Mexicans on Ice
(Reblogged from Buzzfeed News)
BuzzFeed News has found stark disparities in how the government uses its detention authority in immigration cases, with Mexicans facing far harsher treatment than immigrants from any other country.
Federal law permits the government to lock up immigrants facing deportation hearings if they pose a flight risk or danger to society. According to a BuzzFeed News analysis of a vast federal database of deportation cases, the first analysis of its kind in the nation, three-quarters of all Mexicans facing deportation on noncriminal grounds were placed in detention centers. For Guatemalans, the next most frequently detained group, the rate was 61%. For China and Cuba, longtime adversaries of the United States, the rates were 19% and 16%.
“These are people who haven’t been charged with a crime being held in jail-like settings with very little due process,” said Marc Rosenblum, an expert on U.S. immigration. Being detained makes it much harder for an immigrant to find a lawyer and mount an adequate defense against deportation.
Immigration and Customs Enforcement, the division of the Department of Homeland Security that determines whether to incarcerate immigrants awaiting deportation hearings, declined to comment on BuzzFeed News’ findings.
It is not clear why Mexicans facing deportation get incarcerated at such high rates compared with other nationalities. Excluding Mexican immigrants, only 39% of cases analyzed by BuzzFeed News resulted in incarceration.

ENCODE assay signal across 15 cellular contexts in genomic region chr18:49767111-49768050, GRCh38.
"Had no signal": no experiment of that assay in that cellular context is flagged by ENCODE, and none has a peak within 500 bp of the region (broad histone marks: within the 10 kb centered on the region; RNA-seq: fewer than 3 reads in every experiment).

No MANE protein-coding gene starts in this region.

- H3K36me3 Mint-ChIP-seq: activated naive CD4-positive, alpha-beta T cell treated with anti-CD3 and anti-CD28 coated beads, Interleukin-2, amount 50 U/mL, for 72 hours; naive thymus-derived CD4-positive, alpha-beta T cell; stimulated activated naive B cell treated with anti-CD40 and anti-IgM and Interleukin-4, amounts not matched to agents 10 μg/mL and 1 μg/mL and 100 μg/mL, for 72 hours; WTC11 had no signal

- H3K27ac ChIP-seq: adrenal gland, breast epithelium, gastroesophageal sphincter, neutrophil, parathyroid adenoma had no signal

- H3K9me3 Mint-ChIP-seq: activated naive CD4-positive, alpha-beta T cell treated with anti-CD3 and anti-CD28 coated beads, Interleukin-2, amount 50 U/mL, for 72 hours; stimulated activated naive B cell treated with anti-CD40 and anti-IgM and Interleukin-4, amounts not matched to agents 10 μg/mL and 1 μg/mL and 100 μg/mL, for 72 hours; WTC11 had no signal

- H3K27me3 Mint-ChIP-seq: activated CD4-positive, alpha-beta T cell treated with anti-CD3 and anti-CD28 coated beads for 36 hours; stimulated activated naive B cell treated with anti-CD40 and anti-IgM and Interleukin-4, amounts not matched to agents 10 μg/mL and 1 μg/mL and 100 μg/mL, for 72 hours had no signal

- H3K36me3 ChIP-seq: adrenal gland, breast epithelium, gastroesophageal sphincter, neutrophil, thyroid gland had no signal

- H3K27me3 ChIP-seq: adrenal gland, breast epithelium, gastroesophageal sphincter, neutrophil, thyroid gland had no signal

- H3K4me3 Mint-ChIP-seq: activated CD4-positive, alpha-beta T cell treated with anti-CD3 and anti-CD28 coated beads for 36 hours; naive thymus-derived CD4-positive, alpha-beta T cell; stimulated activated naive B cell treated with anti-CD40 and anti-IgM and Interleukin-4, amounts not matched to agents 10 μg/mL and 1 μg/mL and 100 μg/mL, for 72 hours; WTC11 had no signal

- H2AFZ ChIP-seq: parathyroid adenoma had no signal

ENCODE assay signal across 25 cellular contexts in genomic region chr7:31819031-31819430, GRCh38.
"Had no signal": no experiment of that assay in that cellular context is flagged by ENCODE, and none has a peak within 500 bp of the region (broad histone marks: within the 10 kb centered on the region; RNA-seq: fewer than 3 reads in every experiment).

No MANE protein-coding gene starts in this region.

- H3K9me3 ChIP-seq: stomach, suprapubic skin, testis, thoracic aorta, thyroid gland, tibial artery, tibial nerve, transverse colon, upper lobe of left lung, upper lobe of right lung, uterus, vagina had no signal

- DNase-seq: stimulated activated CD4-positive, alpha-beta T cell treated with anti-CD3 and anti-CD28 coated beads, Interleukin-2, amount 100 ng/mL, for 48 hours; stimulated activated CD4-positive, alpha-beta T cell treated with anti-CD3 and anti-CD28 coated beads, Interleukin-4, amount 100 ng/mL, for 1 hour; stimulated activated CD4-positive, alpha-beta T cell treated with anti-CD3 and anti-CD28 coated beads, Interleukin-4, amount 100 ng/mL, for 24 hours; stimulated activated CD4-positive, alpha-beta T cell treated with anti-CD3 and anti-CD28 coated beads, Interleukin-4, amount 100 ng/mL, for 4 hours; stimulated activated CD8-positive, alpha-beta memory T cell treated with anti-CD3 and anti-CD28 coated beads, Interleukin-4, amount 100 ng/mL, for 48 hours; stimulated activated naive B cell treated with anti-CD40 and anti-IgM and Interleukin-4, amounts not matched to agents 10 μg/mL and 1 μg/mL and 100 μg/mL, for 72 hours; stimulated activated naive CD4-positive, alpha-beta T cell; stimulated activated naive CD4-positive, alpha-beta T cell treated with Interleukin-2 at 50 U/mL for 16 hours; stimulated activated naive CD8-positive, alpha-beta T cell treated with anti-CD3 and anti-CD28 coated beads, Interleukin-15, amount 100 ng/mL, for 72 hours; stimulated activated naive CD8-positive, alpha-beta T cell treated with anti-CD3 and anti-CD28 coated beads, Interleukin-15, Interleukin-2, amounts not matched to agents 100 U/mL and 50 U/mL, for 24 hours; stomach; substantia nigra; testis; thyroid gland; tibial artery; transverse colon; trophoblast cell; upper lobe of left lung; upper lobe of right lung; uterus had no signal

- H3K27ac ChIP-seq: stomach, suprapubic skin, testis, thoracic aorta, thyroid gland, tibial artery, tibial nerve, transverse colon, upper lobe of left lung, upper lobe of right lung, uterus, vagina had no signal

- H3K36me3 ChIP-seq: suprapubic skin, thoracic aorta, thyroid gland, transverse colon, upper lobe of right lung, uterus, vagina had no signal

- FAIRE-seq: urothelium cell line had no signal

There is no publicly stated policy mandating tougher treatment for Mexicans. However, the discrepancy is so vast that several experts told BuzzFeed News the figures suggest a system-wide bias against Mexicans.
Restricting the flow of unauthorized immigration from Mexico — which is far greater than that from any other country — has for decades been the primary focus of U.S. immigration policy. One way the federal government has tried to meet that goal, according to testimony in a recent lawsuit, is by using detention to deter other undocumented immigrants from crossing the border. In a recent opinion in that lawsuit, a federal judge wrote, based on the government’s own admissions, that his court “is satisfied that ICE has a policy of taking deterrence of mass migration into account in making custody determinations.”
Some legal experts say that approach places federal immigration policy at odds with the law. In February, the judge in the above lawsuit ruled that government could not use deterrence to justify jailing Central American families. That ruling was based in part on a Supreme Court decision from 2002 that civil detention cannot be used for “retribution or general deterrence.” As a result, said Peter Markowitz, director of the immigration clinic at Yeshiva University’s law school, the high rate of detention for Mexican immigrants “raises serious questions about whether detention policy is being used illegally to deter immigration from certain regions.”